United States District Court, D. Maine
RECOMMENDED DECISION AFTER SCREENING COMPLAINT
PURSUANT TO 28 U.S.C. §§ 1915(e)
C. Nivison U.S. Magistrate Judge
action, Plaintiff Albion Savage Browne, formerly an inmate in
the custody of the Maine Department of Corrections, alleges
that while he was incarcerated, the staff of the Maine
Correctional Center, including corrections staff and medical
staff, violated his constitutional rights.
filed an application to proceed in forma pauperis (ECF No.
2), which application the Court granted. (ECF No. 4.) In
accordance with the in forma pauperis statute, a preliminary
review of Plaintiff's complaint is appropriate. 28 U.S.C.
the review, I recommend the Court dismiss the Maine
Department of Corrections and the generally-identified
“medical staff” members, but permit Plaintiff the
opportunity to amend to assert his claim against the
individuals he maintains are responsible for the alleged
deprivation of his constitutional rights in connection with
his medical care.
party is proceeding in forma pauperis, “the court shall
dismiss the case at any time if the court determines, ”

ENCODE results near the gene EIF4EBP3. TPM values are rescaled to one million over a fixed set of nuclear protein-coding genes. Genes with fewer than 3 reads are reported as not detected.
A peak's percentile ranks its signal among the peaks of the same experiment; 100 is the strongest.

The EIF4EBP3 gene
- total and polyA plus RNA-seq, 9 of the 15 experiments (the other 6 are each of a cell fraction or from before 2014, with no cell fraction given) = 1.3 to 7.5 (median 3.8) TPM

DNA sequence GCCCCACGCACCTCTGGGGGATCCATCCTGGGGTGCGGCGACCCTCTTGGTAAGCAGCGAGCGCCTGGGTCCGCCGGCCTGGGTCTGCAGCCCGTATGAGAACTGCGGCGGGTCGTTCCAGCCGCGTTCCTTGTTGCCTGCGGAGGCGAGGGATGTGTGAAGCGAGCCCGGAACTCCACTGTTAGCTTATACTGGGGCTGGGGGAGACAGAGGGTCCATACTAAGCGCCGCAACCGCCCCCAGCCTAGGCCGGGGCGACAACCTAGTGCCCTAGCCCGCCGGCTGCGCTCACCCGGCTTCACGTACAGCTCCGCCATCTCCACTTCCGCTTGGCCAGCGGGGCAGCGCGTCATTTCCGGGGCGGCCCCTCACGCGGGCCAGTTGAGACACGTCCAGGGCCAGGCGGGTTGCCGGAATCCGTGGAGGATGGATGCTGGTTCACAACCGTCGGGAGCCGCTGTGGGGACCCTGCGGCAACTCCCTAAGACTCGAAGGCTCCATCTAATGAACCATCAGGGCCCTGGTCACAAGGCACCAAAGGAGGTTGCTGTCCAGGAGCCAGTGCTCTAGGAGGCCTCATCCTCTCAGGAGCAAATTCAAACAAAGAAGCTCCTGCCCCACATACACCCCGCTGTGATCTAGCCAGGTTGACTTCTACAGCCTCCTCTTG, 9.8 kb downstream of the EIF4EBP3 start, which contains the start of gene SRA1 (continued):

inter alia, that the action is “frivolous or
malicious” or “fails to state a claim on which
relief may be granted.” 28 U.S.C. § 1915(e)(2)(B).
“Dismissals [under § 1915] are often made sua
sponte prior to the issuance of process, so as to spare
prospective defendants the inconvenience and expense of
answering such complaints.” Neitzke v.
Williams, 490 U.S. 319, 324 (1989).
considering whether a complaint states a claim for which
relief may be granted, courts must assume the truth of all
well-plead facts and give the plaintiff the benefit of all
reasonable inferences therefrom. Ocasio-Hernandez v.
Fortuno-Burset, 640 F.3d 1, 12 (1st Cir. 2011). A
complaint fails to state a claim upon which relief can be
granted if it does not plead “enough facts to state a
claim to relief that is plausible on its face.”
Bell Atlantic Corp. v. Twombly, 550 U.S. 544, 570
(2007). “The relevant question ... in assessing
plausibility is not whether the complaint makes any
particular factual allegations but, rather, whether
‘the complaint warrant[s] dismissal because it failed
in toto to render plaintiffs' entitlement to
relief plausible.'” Rodríguez- Reyes v.
Molina-Rodríguez, 711 F.3d 49, 55 (1st Cir. 2013)
(quoting Twombly, 550 U.S. at 569 n. 14). Although a
pro se plaintiff's complaint is subject to “less
stringent standards than formal pleadings drafted by lawyers,
” Haines v. Kerner, 404 U.S. 519, 520 (1972),
the complaint may not consist entirely of “conclusory
allegations that merely parrot the relevant legal standard,
” Young v. Wells Fargo, N.A., 717 F.3d 224,
231 (1st Cir. 2013). See also Ferranti v. Moran, 618
F.2d 888, 890 (1st Cir. 1980) (explaining that the liberal
standard applied to the pleadings of pro se plaintiffs
“is not to say that pro se plaintiffs are not required
to plead basic facts sufficient to state a claim”).
alleges that he has suffered, over the course of a year,
violations of the Eighth Amendment, the Thirteenth Amendment,